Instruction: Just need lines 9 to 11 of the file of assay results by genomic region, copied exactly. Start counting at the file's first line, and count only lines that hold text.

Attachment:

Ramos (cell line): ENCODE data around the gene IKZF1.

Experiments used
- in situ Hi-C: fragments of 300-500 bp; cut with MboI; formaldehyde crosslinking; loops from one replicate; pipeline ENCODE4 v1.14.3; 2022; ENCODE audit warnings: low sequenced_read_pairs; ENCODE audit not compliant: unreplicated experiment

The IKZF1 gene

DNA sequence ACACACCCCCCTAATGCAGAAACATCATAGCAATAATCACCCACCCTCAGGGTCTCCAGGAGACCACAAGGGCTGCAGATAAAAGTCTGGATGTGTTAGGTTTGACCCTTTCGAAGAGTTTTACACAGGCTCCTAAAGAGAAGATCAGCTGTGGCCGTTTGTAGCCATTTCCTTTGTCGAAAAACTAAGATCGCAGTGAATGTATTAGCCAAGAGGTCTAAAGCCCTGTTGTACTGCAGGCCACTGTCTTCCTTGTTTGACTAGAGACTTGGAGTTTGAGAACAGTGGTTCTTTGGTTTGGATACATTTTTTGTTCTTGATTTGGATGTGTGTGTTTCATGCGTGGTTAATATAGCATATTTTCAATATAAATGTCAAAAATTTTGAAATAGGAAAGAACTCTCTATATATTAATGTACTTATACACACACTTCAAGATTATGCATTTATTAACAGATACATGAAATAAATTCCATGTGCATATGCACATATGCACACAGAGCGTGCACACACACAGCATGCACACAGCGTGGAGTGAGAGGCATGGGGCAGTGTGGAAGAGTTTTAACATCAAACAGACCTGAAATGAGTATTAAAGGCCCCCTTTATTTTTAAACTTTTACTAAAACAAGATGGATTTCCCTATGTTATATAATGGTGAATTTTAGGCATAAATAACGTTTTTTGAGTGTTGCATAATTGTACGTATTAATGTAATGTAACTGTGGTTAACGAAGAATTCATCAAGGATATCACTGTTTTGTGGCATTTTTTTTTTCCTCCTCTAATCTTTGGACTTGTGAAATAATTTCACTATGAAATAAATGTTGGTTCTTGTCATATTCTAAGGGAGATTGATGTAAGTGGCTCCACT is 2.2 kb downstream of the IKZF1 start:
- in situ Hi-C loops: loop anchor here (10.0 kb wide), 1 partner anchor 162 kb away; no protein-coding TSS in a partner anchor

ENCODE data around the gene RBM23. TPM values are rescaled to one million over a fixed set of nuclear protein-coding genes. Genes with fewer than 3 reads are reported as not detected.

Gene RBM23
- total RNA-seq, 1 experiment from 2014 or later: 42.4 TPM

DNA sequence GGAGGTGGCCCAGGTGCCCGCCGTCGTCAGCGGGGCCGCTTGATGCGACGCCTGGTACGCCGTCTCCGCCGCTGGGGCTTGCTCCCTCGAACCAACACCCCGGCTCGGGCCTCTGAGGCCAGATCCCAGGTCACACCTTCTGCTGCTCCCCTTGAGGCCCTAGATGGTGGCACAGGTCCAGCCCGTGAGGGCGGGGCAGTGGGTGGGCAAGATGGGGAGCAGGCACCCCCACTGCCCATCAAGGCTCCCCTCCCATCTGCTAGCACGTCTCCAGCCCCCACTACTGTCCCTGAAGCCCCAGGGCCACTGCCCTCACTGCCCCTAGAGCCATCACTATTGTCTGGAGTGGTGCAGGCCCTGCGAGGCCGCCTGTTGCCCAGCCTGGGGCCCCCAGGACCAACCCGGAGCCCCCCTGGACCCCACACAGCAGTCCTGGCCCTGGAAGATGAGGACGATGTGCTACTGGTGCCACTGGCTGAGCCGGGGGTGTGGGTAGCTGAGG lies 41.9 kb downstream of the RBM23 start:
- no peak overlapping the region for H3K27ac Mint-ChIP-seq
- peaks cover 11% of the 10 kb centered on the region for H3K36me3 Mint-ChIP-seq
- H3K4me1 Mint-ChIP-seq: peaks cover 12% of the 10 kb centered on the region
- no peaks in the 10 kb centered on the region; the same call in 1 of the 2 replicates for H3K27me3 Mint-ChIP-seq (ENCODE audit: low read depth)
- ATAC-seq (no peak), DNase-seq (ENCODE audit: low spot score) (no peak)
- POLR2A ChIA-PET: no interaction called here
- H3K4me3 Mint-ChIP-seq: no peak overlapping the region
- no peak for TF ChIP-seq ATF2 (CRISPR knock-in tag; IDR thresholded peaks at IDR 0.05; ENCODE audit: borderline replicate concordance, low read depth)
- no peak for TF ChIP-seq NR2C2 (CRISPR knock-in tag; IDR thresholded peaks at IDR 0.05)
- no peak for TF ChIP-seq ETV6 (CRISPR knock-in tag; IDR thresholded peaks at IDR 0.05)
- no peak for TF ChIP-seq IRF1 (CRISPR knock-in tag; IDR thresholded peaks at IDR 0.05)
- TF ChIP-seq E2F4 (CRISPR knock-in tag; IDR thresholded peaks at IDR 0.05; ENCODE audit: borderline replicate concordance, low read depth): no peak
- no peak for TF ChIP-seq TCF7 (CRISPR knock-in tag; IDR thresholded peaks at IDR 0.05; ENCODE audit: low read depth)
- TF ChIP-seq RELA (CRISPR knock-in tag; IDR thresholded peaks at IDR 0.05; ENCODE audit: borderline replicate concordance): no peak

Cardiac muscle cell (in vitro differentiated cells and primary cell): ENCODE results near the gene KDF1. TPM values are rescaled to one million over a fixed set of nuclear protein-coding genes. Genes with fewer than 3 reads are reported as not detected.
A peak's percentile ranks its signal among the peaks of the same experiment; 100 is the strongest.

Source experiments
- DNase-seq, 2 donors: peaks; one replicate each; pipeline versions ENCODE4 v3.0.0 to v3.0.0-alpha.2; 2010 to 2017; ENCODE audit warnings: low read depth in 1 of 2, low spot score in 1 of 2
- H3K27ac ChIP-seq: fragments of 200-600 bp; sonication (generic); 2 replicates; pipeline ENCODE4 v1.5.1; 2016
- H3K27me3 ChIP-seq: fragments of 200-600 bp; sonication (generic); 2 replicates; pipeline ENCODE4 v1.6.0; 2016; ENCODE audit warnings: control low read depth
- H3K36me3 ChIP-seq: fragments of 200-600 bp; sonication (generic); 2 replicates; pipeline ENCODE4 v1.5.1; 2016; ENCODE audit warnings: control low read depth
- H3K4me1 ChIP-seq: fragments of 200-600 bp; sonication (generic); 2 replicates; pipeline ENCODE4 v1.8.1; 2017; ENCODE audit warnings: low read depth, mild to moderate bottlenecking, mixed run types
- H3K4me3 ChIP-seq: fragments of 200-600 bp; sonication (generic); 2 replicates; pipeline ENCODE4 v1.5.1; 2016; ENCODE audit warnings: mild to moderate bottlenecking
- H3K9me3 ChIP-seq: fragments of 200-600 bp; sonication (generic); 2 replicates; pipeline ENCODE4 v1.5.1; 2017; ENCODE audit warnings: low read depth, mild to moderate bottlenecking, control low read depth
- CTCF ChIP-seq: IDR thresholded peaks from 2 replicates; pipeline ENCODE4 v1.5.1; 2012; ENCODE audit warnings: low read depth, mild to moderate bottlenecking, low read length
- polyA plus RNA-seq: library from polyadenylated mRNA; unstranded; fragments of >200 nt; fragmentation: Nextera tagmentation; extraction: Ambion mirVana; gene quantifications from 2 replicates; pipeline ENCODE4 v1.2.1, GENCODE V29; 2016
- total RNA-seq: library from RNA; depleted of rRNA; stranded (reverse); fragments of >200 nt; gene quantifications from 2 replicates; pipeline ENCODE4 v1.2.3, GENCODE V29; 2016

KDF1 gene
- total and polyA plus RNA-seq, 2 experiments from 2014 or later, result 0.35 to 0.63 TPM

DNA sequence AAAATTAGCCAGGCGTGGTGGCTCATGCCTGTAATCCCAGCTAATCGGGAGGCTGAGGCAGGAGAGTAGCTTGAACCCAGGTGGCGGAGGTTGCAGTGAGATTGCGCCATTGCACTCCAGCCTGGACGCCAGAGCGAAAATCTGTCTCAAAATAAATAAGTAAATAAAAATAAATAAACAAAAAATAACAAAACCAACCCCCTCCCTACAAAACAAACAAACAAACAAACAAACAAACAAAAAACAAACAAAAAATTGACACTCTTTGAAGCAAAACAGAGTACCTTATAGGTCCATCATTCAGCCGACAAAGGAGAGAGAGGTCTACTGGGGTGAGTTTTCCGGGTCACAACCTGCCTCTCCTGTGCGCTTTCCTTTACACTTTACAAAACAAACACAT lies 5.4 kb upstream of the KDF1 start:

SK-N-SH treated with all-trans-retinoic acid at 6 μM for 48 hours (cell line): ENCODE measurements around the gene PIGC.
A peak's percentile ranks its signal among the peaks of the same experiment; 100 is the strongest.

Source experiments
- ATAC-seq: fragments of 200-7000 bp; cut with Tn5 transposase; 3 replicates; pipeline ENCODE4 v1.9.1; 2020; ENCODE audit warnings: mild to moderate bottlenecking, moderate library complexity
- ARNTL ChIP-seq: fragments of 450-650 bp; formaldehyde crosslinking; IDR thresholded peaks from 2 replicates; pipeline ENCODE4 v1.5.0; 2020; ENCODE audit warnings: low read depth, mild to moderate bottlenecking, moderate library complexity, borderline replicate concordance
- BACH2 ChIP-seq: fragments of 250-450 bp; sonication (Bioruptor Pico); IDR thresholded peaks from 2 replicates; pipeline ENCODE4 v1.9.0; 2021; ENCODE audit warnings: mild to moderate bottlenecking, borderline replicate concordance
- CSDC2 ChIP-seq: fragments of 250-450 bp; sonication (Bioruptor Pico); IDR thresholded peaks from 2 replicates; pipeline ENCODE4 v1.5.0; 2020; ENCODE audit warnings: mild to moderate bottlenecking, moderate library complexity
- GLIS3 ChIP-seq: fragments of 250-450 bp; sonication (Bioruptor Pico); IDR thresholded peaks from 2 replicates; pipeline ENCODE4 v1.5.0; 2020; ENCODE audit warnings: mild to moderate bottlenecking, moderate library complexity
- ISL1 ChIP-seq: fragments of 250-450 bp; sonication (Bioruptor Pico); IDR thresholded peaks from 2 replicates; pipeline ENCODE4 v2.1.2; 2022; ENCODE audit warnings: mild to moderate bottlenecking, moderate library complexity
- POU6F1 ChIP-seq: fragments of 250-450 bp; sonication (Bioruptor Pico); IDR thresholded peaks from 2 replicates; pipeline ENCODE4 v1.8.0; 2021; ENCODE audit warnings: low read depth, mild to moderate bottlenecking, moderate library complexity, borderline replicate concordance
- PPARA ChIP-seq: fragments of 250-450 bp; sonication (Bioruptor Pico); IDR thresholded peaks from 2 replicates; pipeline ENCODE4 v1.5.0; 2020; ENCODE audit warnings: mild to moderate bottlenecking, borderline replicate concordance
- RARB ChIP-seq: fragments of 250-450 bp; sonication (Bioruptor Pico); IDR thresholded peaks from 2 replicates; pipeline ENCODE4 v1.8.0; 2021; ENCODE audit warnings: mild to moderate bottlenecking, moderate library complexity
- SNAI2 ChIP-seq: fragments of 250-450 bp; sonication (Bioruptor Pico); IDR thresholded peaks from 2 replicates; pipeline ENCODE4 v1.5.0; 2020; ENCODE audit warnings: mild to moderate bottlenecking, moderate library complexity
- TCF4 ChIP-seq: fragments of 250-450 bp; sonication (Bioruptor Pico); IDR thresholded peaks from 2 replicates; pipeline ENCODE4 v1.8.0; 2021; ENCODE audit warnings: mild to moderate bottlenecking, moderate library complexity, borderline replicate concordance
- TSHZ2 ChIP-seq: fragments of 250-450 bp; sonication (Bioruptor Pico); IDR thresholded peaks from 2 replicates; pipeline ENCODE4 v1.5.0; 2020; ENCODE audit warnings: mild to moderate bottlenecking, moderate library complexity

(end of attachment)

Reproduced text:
- total RNA-seq, 1 experiment from 2014 or later: 42.4 TPM

DNA sequence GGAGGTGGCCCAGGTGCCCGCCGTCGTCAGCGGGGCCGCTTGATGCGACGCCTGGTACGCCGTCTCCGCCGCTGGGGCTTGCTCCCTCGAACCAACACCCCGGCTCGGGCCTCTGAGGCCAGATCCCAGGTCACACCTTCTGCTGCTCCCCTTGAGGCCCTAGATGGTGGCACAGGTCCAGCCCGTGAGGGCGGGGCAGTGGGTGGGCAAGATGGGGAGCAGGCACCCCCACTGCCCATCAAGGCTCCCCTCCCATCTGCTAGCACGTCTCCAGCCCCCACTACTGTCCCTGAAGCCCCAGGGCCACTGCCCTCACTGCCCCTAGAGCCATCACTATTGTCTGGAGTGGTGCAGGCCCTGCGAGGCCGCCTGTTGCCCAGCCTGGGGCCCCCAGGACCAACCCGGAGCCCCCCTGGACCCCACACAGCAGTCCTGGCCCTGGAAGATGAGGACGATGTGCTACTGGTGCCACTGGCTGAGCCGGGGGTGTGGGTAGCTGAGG lies 41.9 kb downstream of the RBM23 start:
- no peak overlapping the region for H3K27ac Mint-ChIP-seq